There is a vital flaw in the ever-stressful human existence: we live life like it’s a race. But where is the finish line? How long does it take for us to feel satisfied with our place in it?
Like angry truckers, we beep and swerve through life, heading somewhere far away with furrowed brows, consumed by some very important business. We have to get there before everyone else. Who cares what we sacrifice to do so?
The road stretches on and on, and all we see is the destination, so clear despite the distance separating us from it. The distance is so expansive; our final stop should actually be invisible. Yet, somehow, it’s all we see.
Beautiful fields of sunflowers blaze by – never noticed. A dying pedestrian lies on the curb, but we’d rather run him over than slow our pace. Is that the love of your life waving at you? Oh, wait. You missed him.
What we should realize, however, is that we spend most of our lives on the road, and much less time at the final destination. Thus, we should learn to slow down and enjoy the drive. If we just take our time, we will see that the road is beautiful, we’ve got angels within and someone out there loves us.
Unfortunately, all the time we spend plugging away toward the final lap is not relished joyously, but rather ignored – it’s left drastically underappreciated. It’s looked upon as “plugging away,” rather than “happily moving along.” We don’t realize how wonderful the anticipation is until it’s left in our dust.
Ever notice, for example, the way Christmas presents – or gifts in general – hold so much promise – so much magic – at every moment throughout the year except when they’re finally torn open? Ever notice that working diligently to accomplish something is so much sweeter, so much more fulfilling, than actually having it?
It’s not a bad thing to have dreams and aspirations, of course. Always believe there’s room to improve. But don’t hate yourself as you currently are. Don’t subject yourself to thoughts like, “I’ll be happy when…”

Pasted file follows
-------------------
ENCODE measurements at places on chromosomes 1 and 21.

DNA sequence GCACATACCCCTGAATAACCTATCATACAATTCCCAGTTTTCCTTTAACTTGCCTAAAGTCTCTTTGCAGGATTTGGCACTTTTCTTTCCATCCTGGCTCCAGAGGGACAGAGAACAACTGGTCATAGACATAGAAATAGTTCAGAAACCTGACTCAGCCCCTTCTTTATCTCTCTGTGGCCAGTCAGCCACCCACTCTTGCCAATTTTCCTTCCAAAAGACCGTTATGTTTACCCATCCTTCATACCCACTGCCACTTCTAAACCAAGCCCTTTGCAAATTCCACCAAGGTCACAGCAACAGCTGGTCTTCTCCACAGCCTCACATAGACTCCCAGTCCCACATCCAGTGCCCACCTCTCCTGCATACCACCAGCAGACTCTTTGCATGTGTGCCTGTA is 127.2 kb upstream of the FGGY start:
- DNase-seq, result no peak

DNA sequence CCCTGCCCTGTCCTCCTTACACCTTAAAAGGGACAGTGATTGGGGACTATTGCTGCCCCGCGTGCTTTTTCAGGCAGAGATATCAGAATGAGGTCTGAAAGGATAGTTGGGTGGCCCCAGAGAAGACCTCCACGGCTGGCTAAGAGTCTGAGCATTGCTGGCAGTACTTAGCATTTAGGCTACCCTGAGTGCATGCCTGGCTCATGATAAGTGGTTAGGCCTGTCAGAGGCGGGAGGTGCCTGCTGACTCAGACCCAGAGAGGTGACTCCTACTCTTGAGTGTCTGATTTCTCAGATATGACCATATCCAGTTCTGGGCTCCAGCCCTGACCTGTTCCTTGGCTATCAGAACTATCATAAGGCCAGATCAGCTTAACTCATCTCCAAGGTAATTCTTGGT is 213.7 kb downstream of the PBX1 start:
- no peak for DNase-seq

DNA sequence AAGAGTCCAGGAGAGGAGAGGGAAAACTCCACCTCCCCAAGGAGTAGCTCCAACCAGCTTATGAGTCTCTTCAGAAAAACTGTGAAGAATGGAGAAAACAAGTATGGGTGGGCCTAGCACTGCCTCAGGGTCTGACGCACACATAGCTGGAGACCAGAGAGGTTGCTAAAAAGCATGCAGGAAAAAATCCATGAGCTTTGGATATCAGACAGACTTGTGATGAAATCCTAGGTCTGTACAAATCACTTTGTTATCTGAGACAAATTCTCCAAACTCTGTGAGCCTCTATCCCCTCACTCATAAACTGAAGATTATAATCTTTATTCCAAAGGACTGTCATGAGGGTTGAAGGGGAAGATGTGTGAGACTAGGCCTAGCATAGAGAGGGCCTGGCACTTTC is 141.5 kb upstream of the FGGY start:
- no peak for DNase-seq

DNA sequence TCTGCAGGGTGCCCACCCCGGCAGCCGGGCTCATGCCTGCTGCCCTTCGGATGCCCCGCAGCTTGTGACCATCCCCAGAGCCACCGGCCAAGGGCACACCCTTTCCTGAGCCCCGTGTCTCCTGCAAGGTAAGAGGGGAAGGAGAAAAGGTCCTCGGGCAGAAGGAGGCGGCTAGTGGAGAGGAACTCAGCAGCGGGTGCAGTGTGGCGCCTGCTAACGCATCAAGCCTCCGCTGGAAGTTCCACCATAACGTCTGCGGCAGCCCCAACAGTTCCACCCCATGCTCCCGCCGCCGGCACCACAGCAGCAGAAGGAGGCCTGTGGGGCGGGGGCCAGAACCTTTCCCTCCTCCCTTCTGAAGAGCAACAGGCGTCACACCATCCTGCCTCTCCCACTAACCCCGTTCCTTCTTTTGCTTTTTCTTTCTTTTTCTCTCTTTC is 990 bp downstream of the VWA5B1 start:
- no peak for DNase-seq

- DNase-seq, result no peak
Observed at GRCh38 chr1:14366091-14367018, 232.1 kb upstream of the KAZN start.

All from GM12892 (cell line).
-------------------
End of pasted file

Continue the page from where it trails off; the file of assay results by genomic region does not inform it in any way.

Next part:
You should be able to experience happiness even as you strive to lose weight, not only when it’s all lost. You should love yourself as you’re pushing through grunge work to land your dream job. Thinking, “I’ll be happy when I am finally…” will leave a feeling of failure forever lingering in your present.
Learn to love who you are, where you are and what you’re doing while you’re doing it. If you dream constantly of the future, the present will never be good enough. You won’t be good enough. Your eternal feeling of failure will wash over you like a tsunami; it will drown you. Even the biggest, brightest flame is sure burn out when submerged in feelings so dark.
As Benjamin Hoff writes in The Tao of Pooh:
A way of life that keeps saying, “Around the next corner, above the next step,” works against the natural order of things and makes it so difficult to be happy and good that only a few get to where they would naturally have been in the first place –Happy and Good– and the rest give up and fall by the side of the road, cursing the world, which is not to blame but which is there to help show the way.
So go with the flow. Embrace your own pace. Don’t push yourself to the finish line as fast as you can when the course has so much to offer. Relish the present.
Plus, if you spend the entire race envisioning the finish line, you’re more likely to be disappointed. What if you lose? You will have gotten nothing from the entire experience, because you didn’t even enjoy the lovely scenery while “plugging away” around the track. If crossing the finish line is all that matters to you, you’re wasting all of the potential happiness to be enjoyed while “happily moving along.”
Again, I’m not saying that having dreams will bring only disappointment. I’m warning that it’s dangerous to spend all of your time dreaming, all of your time building mountainous expectations, when you could be cherishing the present. If you’re stuck in your fantasies, your life will pass you by like a stranger in a crowd, only stopping to scream “Failure!” at you every now and then.
Learn to savor the experience you’re living, and you’ll be able to draw out the warmth life has to offer. Live life like a stroll, not a race. Life is much too short to pass on happiness, so slow down, people. Take your time and soak up the scenery that is all around you all the time. (It’s not waiting for you to find it.)